è Adverse effects of land based activities on water quality.
è Adverse effects of activities carried out on the surface of lakes and rivers in Westland.
è Need for access to waterways and conservation of riparian strips.
è Environmental effects of disposal of human sewage on land from mobile sources.
Water is an important element of Westland's resource base. The many lakes, rivers, wetlands and coastal waters in the District provide the basis for a range of recreation and tourist activities. High rainfall in the District means that the water resource is large and is sufficient to meet the requirements of all users. The water resource also holds considerable significance for tangata whenua and is a major contributor to overall environmental quality.
The maintenance of water quality is of concern to the public for health, economic and aesthetic reasons. Discharges of effluent to water, especially those from humans, is particularly offensive to the runanga of the District. Degraded water quality may impact on mahinga kai and degrade traditional food gathering sites.
The West Coast Regional Council has the primary water quality and quantity management role in Westland. The Regional Council is responsible for the maintenance and enhancement of water quality and quantity and can control discharges of contaminants into water. The District Council, as part of its function to control the effects of land use activities has a specific concern with the impact of land based activities on water quality. The integration of Regional and District Council policies and rules is essential to achieving the effective and efficient management of water resources in Westland.
Water quality is very high over most of the District and provides opportunities for businesses and enterprises to establish which depend on high water quality. A recent proposal to export water from Okuru and the establishment of a salmon farm at Paringa are two examples. Westland's whitebait industry is also dependent on the quality of water and on water habitats. The protection of spawning and breeding areas is important to the continued success of this industry. The whitebait industry makes a significant contribution to the viability of communities in Westland and has important historic and cultural ties and values.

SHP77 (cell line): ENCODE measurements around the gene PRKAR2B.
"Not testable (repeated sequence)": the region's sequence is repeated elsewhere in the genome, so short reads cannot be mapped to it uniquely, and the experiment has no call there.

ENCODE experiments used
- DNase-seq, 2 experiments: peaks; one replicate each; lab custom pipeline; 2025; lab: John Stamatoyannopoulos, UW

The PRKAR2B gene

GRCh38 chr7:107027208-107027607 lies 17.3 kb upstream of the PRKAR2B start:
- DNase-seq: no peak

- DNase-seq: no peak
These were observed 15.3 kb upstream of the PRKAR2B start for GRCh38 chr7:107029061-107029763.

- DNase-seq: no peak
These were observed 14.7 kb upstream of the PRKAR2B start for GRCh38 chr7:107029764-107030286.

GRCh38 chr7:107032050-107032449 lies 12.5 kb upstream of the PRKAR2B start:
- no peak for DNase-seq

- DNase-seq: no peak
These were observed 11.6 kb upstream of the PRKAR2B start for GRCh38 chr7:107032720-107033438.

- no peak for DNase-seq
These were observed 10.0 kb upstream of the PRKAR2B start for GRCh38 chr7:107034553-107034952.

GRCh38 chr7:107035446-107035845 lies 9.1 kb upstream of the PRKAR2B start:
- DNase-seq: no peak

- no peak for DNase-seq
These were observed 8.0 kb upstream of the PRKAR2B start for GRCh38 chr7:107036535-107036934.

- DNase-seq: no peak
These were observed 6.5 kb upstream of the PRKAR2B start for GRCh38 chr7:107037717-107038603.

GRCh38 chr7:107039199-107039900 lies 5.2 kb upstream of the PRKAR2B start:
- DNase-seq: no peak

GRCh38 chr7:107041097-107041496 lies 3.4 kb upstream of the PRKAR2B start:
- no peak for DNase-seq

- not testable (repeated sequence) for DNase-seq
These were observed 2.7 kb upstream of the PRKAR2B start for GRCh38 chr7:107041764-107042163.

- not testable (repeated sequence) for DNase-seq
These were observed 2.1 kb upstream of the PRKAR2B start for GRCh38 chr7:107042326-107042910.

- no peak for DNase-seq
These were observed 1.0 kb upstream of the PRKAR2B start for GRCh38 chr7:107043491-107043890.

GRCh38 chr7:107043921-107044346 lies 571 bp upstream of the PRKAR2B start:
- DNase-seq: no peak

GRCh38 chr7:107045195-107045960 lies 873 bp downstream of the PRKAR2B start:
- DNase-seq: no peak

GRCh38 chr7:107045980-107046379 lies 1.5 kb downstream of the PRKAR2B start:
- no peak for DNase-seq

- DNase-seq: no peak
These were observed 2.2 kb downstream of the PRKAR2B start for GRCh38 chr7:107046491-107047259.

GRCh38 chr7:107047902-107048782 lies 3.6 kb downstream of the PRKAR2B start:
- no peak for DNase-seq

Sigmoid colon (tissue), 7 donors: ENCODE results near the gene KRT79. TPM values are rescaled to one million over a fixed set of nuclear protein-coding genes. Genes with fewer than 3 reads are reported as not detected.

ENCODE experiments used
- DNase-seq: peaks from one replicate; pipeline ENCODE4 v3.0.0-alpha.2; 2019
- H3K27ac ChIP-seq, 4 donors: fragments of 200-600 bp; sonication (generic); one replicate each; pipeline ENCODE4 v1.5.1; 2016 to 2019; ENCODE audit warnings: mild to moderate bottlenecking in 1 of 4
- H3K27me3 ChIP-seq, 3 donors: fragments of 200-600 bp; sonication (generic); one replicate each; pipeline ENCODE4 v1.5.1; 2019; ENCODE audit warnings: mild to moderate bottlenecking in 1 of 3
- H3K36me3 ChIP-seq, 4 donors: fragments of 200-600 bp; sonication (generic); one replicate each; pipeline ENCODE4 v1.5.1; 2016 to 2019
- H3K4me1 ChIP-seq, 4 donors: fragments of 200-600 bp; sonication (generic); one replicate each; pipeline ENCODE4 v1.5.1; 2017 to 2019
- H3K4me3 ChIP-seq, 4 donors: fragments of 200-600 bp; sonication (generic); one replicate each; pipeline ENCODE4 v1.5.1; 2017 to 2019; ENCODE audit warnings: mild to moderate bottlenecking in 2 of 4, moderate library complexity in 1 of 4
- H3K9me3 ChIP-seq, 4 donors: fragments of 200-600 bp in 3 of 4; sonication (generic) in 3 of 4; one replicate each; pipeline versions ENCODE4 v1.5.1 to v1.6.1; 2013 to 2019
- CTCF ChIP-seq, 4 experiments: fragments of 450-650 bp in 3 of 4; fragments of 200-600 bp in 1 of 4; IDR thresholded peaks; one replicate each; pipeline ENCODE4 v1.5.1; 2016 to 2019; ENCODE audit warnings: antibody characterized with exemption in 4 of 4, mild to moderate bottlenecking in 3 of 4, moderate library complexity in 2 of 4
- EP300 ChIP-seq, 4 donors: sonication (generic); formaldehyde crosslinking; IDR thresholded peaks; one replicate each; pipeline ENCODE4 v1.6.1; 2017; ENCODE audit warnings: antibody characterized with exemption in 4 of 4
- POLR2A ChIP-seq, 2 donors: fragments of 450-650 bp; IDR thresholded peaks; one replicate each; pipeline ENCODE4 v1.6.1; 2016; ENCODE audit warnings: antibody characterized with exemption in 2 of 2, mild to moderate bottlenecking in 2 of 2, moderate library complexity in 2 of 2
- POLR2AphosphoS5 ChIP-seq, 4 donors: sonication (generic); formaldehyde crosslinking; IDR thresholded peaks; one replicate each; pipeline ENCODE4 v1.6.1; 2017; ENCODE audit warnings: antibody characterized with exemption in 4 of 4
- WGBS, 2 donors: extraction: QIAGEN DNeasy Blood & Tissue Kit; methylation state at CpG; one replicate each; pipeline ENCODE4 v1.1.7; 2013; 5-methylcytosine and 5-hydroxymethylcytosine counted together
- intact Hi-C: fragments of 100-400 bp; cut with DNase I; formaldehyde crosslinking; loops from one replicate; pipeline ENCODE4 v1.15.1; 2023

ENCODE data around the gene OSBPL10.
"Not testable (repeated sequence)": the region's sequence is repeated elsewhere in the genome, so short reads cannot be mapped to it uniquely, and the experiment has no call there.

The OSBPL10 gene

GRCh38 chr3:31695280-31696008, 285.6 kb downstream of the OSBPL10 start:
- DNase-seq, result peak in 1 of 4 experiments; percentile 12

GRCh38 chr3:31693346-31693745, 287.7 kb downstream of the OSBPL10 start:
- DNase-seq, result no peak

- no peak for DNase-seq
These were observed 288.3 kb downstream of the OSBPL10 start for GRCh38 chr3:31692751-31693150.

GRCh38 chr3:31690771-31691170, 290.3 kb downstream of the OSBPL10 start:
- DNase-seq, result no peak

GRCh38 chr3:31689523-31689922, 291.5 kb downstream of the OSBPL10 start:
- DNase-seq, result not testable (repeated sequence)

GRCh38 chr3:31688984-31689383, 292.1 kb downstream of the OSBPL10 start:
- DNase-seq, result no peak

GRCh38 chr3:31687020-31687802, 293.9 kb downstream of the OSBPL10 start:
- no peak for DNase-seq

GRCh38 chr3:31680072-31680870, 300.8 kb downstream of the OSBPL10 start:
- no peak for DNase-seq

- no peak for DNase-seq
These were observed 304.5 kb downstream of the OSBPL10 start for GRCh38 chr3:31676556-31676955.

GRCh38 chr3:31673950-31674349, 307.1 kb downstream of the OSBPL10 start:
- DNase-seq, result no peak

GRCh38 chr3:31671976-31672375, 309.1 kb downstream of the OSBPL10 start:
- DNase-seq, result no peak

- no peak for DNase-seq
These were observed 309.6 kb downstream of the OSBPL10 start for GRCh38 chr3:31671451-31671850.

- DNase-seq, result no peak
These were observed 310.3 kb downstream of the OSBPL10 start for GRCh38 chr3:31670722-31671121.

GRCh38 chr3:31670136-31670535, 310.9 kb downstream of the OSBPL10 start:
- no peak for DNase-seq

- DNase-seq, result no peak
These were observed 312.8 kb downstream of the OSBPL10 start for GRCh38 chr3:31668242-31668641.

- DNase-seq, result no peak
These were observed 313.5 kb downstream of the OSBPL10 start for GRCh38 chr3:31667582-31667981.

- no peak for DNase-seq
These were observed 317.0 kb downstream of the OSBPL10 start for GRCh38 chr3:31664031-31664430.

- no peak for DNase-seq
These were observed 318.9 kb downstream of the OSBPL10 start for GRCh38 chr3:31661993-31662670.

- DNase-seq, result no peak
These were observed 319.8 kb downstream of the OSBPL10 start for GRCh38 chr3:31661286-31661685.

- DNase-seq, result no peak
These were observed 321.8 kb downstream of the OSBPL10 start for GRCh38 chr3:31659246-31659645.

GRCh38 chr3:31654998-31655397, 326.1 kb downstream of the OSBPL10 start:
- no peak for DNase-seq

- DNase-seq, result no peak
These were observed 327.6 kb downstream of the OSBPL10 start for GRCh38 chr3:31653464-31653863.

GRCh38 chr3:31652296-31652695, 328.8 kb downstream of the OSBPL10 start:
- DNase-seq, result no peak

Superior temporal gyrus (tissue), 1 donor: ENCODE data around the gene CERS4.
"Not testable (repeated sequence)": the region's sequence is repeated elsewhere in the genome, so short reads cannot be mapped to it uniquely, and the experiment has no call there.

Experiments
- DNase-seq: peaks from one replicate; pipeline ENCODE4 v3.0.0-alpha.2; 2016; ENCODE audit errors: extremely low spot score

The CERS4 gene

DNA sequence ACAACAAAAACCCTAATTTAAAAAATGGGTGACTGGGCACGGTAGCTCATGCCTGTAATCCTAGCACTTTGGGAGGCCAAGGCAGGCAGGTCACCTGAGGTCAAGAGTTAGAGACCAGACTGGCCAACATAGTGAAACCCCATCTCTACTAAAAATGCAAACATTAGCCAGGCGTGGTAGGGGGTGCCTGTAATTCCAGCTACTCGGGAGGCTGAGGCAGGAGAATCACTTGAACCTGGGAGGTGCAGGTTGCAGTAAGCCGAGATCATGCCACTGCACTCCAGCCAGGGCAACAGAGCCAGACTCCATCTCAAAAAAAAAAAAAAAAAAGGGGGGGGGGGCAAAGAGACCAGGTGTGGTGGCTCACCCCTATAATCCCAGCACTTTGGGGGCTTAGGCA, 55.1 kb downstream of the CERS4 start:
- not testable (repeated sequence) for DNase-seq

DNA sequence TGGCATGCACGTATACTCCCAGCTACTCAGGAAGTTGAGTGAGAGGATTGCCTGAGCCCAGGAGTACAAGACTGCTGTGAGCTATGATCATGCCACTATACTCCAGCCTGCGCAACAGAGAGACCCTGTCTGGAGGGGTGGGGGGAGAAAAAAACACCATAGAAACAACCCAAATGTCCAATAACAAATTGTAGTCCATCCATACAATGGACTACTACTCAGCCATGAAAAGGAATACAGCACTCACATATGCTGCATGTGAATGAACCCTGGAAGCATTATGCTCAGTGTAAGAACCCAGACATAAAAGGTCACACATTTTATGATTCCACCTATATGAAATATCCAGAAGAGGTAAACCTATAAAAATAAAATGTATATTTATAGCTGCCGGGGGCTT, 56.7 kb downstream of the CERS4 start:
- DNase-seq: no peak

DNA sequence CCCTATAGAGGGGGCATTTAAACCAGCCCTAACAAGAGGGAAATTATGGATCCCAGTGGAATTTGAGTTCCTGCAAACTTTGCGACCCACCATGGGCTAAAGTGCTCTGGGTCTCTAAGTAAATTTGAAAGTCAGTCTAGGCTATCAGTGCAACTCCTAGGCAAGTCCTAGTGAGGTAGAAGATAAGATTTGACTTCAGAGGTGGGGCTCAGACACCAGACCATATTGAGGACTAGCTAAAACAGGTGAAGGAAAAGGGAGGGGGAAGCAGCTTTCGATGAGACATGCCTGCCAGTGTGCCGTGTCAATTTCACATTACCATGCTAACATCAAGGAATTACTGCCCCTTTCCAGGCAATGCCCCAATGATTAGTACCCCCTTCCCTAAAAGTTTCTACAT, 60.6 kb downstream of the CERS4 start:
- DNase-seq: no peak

Water quality can be compromised or impacted on by a variety of activities including those both land and water based. Examples include mining, forestry, industry, solid/liquid waste disposal, and agricultural discharges. While the effects of these activities may be localised and temporary, inadequate controls, maintenance and management of facilities and associated activities can result in adverse environmental impacts or cumulative effects going undetected. Appropriate separation distances are thus required (possibly in the form of esplanade reserves or strips) and management practices which avoid adverse effects on water quality should be encouraged.
A particular water quality issue in Westland is rural runoff and effluent entering the Hokitika River. Intensive farming occurs in this catchment. However, the problem is not as serious as it could be, largely because of the high rate and intensity of flushing which occurs on the Hokitika River and on all other rivers in the District.